The ultimate cost to the US taxpayer of bailing out the insurance giant AIG could be less than first feared, it is emerging. The New York Federal Reserve, the arm of the US central bank, which directed the rescue, could reap $9bn (€6.4bn) in repayments if a deal to sell one of AIG's biggest divisions goes ahead as planned in the coming weeks.
It was also reported last week that the Fed is sitting on notional profits from credit derivatives that it took on as part of its restructuring of AIG.
A €21bn portfolio of collateralised debt obligations held in an AIG-related investment vehicle funded by the Fed, have made a paper profit of 50%. The CDOs were purchased at the time AIG unwound trading with counterparties including Barclays and Goldman Sachs. Political anger has focused on why those counterparties were paid in full. The Federal Reserve chairman Ben Bernanke, whose re-appointment is facing unusually tough opposition in some quarters in Congress because of fury over the AIG bailout, has agreed to an audit of the central bank's dealings with AIG.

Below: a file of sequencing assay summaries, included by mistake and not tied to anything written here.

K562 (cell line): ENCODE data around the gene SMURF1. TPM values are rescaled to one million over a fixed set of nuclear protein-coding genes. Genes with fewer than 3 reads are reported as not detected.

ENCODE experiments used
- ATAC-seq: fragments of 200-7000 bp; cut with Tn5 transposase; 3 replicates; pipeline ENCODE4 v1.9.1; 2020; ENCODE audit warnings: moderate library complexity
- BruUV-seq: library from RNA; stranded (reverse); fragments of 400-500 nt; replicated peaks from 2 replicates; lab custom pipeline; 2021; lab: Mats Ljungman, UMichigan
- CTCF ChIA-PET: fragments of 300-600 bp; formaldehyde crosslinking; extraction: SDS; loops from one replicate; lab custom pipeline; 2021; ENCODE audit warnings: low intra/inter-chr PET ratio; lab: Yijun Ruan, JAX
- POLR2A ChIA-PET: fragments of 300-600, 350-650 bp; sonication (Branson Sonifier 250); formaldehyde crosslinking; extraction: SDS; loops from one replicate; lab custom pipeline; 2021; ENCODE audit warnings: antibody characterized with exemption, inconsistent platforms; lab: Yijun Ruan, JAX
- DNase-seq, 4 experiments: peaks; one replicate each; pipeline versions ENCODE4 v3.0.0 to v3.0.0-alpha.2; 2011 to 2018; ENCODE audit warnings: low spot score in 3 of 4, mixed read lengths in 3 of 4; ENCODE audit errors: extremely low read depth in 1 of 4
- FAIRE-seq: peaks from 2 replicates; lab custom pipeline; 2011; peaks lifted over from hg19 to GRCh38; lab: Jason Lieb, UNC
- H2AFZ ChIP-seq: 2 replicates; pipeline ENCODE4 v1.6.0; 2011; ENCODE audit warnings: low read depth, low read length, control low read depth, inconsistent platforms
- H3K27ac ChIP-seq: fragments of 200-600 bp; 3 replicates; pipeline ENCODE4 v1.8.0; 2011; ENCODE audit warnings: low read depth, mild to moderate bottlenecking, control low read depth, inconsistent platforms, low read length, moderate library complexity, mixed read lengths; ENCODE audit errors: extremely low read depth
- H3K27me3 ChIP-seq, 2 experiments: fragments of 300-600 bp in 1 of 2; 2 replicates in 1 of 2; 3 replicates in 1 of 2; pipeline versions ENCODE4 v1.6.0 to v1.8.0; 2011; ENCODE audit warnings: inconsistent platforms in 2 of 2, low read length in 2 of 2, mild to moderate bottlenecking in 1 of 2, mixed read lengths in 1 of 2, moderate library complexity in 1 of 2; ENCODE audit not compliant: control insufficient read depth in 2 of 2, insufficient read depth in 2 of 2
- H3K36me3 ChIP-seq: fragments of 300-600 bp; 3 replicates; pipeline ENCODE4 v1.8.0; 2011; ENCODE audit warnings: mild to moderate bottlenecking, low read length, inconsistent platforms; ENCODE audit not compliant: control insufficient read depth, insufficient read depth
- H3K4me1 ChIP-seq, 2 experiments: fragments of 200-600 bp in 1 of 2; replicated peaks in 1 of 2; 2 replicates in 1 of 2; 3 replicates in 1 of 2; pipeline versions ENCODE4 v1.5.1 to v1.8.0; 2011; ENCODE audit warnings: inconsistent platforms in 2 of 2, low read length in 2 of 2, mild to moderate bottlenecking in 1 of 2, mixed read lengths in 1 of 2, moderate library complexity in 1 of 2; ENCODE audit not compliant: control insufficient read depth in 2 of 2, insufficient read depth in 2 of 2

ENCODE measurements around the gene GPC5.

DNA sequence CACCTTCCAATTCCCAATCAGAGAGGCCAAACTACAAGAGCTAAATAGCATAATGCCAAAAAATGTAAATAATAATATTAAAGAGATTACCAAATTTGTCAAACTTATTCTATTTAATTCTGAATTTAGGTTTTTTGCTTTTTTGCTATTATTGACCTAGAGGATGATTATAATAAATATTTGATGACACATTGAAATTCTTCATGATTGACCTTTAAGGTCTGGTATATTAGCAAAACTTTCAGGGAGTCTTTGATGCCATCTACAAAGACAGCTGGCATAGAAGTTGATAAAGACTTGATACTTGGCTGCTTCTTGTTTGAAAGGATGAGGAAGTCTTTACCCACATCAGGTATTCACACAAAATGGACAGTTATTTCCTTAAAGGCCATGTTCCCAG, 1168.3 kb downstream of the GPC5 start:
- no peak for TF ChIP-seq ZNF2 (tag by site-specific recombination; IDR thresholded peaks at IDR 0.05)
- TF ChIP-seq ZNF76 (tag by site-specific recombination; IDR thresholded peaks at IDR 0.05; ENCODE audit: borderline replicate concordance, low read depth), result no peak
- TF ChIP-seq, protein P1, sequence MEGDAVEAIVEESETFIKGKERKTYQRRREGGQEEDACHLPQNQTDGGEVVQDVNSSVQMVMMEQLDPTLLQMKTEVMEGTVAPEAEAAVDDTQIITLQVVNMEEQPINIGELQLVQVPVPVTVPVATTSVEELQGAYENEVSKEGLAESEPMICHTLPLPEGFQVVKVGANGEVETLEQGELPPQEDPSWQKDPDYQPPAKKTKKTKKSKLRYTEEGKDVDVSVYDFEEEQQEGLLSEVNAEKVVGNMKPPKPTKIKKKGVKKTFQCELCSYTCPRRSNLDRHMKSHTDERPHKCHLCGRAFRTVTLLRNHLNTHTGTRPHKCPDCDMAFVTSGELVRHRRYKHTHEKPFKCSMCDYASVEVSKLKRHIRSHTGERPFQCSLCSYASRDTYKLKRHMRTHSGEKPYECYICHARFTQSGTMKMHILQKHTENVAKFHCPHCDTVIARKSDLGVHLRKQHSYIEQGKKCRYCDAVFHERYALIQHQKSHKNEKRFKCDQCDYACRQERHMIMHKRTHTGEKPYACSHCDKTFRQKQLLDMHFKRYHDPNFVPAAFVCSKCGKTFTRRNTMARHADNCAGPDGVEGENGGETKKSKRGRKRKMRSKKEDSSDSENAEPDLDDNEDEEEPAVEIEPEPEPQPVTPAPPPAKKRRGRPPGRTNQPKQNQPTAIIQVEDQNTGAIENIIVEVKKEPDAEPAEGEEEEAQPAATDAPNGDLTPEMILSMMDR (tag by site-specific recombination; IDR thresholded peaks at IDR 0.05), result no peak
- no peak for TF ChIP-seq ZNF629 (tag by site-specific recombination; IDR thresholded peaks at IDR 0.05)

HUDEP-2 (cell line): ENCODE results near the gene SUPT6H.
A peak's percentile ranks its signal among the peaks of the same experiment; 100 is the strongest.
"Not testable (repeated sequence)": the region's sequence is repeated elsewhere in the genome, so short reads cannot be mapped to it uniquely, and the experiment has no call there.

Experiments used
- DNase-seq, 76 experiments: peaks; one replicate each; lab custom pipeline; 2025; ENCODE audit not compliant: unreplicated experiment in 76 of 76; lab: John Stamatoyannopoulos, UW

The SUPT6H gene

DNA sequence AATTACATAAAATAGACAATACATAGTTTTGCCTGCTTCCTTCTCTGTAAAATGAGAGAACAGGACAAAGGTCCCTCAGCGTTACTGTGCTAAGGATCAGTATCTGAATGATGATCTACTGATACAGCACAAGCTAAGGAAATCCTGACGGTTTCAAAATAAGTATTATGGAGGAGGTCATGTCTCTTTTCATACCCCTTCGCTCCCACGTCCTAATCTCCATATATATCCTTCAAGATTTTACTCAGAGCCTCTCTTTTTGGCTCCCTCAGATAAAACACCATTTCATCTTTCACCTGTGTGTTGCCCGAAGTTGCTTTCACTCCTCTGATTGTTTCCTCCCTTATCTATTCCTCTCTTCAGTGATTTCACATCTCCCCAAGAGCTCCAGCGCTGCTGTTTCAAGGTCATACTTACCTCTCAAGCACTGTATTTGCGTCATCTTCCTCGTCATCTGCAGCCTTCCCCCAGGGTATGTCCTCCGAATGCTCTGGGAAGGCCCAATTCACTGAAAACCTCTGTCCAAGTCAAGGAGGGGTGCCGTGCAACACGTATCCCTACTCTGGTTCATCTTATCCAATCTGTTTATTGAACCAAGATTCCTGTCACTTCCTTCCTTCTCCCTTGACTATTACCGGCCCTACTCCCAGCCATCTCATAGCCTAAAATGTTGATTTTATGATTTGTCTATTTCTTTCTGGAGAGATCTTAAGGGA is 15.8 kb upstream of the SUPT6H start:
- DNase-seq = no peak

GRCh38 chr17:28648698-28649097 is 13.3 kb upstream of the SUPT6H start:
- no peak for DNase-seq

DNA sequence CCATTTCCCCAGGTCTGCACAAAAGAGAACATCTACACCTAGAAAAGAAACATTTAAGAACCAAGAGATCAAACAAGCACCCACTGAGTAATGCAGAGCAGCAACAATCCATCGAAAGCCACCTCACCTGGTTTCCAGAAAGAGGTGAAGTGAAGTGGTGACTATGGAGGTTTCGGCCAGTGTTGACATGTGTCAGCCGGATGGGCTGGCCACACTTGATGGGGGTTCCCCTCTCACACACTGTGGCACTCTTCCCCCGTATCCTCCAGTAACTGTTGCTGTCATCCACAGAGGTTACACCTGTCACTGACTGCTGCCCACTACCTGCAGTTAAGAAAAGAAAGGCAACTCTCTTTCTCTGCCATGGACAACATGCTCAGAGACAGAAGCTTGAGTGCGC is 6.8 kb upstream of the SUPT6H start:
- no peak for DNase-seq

Last September, when the insurer's huge exposure to credit derivatives losses threatened to bankrupt it and wreck havoc across the financial markets, the Fed and the US Treasury led a rescue deal that in effect nationalised the company.
Up to €130bn of public money has been invested in AIG stock, lent to the company or offered as a guarantee against future losses.
New York Fed loans secured on AIG's assets will be repaid as those assets are sold, and the central bank stands to net €6.4bn from the €9.9bn plus sale of American Life Insurance to MetLife. The pair have recently begun closing in on a deal after talking for months.